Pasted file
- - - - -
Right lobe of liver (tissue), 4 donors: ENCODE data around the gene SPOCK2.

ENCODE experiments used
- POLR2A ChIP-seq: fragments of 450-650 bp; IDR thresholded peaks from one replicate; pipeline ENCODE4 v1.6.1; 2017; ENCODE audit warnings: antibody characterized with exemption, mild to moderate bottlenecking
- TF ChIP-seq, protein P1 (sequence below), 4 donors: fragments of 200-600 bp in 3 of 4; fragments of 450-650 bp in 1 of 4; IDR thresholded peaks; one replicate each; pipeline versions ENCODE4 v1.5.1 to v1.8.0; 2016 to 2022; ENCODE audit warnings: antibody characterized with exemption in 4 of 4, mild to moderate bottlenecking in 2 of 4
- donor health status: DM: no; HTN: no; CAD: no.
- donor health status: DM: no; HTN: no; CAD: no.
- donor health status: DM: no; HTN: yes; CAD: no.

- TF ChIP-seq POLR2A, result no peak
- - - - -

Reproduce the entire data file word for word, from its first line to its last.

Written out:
Right lobe of liver (tissue), 4 donors: ENCODE data around the gene SPOCK2.

ENCODE experiments used
- POLR2A ChIP-seq: fragments of 450-650 bp; IDR thresholded peaks from one replicate; pipeline ENCODE4 v1.6.1; 2017; ENCODE audit warnings: antibody characterized with exemption, mild to moderate bottlenecking
- TF ChIP-seq, protein P1 (sequence below), 4 donors: fragments of 200-600 bp in 3 of 4; fragments of 450-650 bp in 1 of 4; IDR thresholded peaks; one replicate each; pipeline versions ENCODE4 v1.5.1 to v1.8.0; 2016 to 2022; ENCODE audit warnings: antibody characterized with exemption in 4 of 4, mild to moderate bottlenecking in 2 of 4
- donor health status: DM: no; HTN: no; CAD: no.
- donor health status: DM: no; HTN: no; CAD: no.
- donor health status: DM: no; HTN: yes; CAD: no.

- TF ChIP-seq POLR2A, result no peak